It’s very important that you ask your doctor to test your cholesterol the next time he schedules you for blood work. Then be sure to discuss the findings of your blood tests with your doctor. You may even want to ask him to make you a copy of your blood test results, so you can compare them with future tests to see if your levels have improved. A your doctor’s office or a blood lab, a small sample of blood will be drawn, usually from the inside of your arm, or occasionally from your hand. If your doctor has ordered other tests to be run at the same time as your cholesterol test, all the blood samples are drawn at the same time. This only takes about five minutes. Your blood sample is then sent to a laboratory where it is analyzed and the results are sent to your doctor, usually within a week. Your doctor will tell you if you should fast (avoid eating or drinking for 9 to 12 hours) before your blood test. If you aren’t fasting when the blood sample is drawn, only the total cholesterol and HDL cholesterol levels will be usable, as the amount of LDL (had cholesterol) level and triglycerides can be affected by the food you’ve eaten in the hours prior to your test. Often, the lab will refuse to draw your blood if you haven’t fasted for tests requiring a fast. Your test report will show your cholesterol level in mg/dL (milligrams per deciliter of blood). Your doctor will interpret your cholesterol numbers based on other risk factors such as your age, family history, whether or not you have high blood pressure, or smoke. Your LDL levels are necessary to determine your treatment plan if your total cholesterol is 200 mg/dL or higher, or if your HDL is lower than 40 mg/dL. If you weren’t fasting for your blood test, your doctor may send you back to the lab for another blood test so he can have all the information he needs to treat you properly.
Once every 5 years, all adults should have a fasting lipoprotein profile — which measures your total cholesterol, LDL, HDL, and triglycerides. This should be done more frequently if you answer “yes” to one or more of the following questions:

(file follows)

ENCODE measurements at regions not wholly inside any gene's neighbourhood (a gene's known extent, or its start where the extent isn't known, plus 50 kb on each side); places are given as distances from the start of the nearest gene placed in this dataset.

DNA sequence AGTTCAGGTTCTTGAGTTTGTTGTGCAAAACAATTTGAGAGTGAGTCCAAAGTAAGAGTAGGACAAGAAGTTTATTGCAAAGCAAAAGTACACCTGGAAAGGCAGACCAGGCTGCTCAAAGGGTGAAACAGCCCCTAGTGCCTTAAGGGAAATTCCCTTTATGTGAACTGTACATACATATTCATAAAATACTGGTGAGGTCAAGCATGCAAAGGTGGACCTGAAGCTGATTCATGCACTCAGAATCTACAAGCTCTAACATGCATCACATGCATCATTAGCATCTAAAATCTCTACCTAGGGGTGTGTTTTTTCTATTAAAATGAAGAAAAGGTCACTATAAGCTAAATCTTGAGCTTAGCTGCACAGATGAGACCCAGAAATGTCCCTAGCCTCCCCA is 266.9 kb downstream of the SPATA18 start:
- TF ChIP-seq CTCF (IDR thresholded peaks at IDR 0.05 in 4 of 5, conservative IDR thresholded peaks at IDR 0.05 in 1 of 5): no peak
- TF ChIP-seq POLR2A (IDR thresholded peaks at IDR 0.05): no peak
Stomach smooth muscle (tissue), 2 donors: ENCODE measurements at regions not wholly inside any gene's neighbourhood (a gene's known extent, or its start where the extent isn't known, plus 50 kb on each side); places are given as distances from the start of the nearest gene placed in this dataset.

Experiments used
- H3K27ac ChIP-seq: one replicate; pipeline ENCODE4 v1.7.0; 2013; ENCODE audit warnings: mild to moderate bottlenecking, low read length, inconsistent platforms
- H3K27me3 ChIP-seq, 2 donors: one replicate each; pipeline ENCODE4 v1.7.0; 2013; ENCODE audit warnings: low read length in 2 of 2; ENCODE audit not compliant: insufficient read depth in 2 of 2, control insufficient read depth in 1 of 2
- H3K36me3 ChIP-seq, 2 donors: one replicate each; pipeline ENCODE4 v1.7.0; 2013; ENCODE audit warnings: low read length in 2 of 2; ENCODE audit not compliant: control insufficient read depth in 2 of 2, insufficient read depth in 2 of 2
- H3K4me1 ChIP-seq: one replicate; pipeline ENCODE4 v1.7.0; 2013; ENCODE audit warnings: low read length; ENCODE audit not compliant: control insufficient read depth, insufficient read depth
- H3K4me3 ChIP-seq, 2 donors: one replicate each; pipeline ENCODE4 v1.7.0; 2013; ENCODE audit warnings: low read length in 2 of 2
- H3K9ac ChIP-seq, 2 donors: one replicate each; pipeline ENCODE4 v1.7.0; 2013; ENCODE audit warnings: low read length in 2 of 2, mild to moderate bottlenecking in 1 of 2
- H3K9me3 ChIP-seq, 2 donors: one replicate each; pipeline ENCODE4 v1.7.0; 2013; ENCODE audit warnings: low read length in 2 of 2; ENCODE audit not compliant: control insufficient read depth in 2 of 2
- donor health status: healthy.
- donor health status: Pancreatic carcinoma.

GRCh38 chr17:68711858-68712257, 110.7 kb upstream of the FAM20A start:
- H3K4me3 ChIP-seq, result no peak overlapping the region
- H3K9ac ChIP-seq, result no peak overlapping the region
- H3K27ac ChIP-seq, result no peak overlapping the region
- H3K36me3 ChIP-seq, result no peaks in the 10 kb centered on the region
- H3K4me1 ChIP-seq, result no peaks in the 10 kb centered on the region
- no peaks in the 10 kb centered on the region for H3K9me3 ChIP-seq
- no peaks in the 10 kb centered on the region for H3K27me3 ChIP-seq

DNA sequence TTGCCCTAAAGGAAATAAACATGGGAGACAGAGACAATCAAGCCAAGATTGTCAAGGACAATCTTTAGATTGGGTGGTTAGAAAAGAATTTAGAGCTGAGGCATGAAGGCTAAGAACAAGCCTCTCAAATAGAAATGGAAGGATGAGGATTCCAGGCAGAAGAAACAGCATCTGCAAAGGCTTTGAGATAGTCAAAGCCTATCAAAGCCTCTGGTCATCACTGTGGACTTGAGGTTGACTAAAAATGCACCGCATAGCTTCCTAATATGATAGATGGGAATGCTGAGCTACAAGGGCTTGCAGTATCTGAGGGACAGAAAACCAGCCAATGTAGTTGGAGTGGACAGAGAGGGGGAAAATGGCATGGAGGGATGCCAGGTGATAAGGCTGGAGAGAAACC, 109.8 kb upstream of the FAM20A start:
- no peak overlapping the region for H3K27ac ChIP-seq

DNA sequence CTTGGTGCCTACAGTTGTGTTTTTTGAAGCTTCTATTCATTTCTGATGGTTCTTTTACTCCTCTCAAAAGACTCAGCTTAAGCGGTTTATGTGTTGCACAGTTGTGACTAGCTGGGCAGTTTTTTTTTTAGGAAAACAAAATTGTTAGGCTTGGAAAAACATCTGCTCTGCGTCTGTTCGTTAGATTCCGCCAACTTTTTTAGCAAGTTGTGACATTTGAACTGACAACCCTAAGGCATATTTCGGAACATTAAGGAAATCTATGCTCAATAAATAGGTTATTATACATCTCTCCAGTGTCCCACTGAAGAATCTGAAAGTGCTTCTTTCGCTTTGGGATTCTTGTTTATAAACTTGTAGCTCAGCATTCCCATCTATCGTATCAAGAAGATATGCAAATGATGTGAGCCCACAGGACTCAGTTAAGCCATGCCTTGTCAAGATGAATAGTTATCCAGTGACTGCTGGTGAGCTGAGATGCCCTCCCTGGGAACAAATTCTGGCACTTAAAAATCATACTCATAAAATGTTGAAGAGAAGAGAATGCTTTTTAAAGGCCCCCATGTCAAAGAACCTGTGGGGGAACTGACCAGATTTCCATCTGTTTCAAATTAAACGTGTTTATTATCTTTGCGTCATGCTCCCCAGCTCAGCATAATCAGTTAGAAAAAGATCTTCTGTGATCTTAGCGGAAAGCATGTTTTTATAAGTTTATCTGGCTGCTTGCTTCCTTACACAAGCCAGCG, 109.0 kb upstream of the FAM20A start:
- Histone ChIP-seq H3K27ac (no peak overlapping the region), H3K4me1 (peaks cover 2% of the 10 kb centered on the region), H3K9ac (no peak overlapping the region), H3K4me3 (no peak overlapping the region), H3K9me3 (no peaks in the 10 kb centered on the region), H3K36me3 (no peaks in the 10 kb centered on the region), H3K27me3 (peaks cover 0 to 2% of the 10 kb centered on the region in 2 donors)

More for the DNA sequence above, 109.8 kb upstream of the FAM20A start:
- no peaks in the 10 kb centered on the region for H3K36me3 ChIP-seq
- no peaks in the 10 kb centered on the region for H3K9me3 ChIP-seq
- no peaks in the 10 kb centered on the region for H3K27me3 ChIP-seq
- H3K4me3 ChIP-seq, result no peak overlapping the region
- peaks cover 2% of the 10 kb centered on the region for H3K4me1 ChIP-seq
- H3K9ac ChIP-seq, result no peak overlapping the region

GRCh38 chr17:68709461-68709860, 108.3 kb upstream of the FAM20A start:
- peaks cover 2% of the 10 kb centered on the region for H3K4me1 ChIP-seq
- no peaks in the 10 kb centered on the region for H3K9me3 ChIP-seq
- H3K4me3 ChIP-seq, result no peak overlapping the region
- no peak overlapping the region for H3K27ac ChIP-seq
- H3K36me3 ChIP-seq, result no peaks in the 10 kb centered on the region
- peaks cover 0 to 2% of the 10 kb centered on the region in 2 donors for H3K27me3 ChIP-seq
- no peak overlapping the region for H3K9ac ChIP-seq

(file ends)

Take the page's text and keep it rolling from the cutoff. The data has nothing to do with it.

Is your total cholesterol 200 mg/dL or higher?

Are you a man over 45 years of age or a woman over 50?

Is your HDL less than 40 mg/dL?

Do you have other risk factors for heart disease and stroke?
It’s best to have your regular doctor schedule your cholesterol test as he has your health history on file. Risk factors such as your age, family health history, smoking history, and blood pressure must be considered when reviewing the results of your blood tests. After your doctor has discussed the results with you, he will recommend a treatment and/or prevention program for you and tell you how often you will need to follow up with more blood tests to determine if the program is helping you reach your desired cholesterol goals.

If you’re admitted to the hospital for a major coronary event, your LDL cholesterol will be measured on admission or within the next 24 hours. However, it may take time for your fasting lipid profile to stabilize – perhaps even 4 to 6 weeks – before you can get accurate results. Your doctor will determine whether to begin drug therapy upon your discharge from the hospital.
The normal HDL level for men is 45 to 50mm/dL. The normal HDL level for women is 50 to 60 mg/dL. Even higher levels – 70 or 80 mg/dL may offer better protection against heart disease. The optimal level for LDL is less than 100 mg/dL.

Managing your cholesterol.

Work closely with your healthcare professionals to monitor your cholesterol levels so you can reduce your risk of heart disease and stroke. If your cholesterol levels are currently good, it’s still a good idea to work closely with your doctor so you can maintain good health. It’s never too early to begin a prevention plan embracing healthy habits that can reduce the risk of problems later.
Whether you have already been diagnosed with heart disease, or you are currently enjoying good health, there are several things you can do to take control of your future. Your diet, the amount of physical activity you get every day and your exposure to tobacco smoke all affect your health. Consult your doctor to develop and maintain a successful prevention and/or treatment plan that includes a healthy diet and exercise program you can live with. Ask your doctor what your cholesterol levels are, as this is very important because if you lower your cholesterol, you can reduce the risk of heart disease and stroke. The more aware you are of cholesterol and how it affects your body, the more apt you’ll be able to make healthy food choices. Follow your doctor’s advice carefully. If you are prescribed a drug therapy plan, be sure you understand exactly when and how much to take and take it exactly as prescribed, without skipping a dose. If you don’t take it exactly as prescribed, your body won’t get all the benefits it could. Learn how to make your prevention and treatment plan a lifestyle that will work for you.